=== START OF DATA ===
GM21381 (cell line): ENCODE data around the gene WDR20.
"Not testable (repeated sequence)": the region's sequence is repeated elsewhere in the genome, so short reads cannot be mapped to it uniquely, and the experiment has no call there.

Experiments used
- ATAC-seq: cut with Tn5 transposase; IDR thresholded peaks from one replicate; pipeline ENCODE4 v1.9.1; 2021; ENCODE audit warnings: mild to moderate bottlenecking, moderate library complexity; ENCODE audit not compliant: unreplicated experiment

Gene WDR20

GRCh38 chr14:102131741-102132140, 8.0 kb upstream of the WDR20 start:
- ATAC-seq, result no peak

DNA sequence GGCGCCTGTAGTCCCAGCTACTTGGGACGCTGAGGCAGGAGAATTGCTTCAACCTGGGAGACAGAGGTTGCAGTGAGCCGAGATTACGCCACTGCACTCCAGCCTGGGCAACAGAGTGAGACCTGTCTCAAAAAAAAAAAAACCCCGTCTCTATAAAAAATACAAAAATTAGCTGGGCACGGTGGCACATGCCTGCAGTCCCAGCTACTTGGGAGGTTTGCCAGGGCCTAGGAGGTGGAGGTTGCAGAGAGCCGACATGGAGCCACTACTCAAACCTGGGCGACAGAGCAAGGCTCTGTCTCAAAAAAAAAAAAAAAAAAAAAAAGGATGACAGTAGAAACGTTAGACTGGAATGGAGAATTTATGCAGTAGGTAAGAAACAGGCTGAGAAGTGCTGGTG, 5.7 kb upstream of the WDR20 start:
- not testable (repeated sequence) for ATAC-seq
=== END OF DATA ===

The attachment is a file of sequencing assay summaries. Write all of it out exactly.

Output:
GM21381 (cell line): ENCODE data around the gene WDR20.
"Not testable (repeated sequence)": the region's sequence is repeated elsewhere in the genome, so short reads cannot be mapped to it uniquely, and the experiment has no call there.

Experiments used
- ATAC-seq: cut with Tn5 transposase; IDR thresholded peaks from one replicate; pipeline ENCODE4 v1.9.1; 2021; ENCODE audit warnings: mild to moderate bottlenecking, moderate library complexity; ENCODE audit not compliant: unreplicated experiment

Gene WDR20

GRCh38 chr14:102131741-102132140, 8.0 kb upstream of the WDR20 start:
- ATAC-seq, result no peak

DNA sequence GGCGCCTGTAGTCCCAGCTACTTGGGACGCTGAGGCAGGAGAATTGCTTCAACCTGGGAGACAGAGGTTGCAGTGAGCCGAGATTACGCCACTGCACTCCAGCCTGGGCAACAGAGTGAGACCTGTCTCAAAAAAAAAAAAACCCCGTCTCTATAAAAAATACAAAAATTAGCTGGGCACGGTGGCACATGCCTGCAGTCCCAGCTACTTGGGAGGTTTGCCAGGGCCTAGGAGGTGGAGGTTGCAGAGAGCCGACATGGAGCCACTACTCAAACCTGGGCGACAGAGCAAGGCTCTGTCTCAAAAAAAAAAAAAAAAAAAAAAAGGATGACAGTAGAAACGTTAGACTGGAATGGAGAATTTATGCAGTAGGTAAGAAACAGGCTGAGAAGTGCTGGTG, 5.7 kb upstream of the WDR20 start:
- not testable (repeated sequence) for ATAC-seq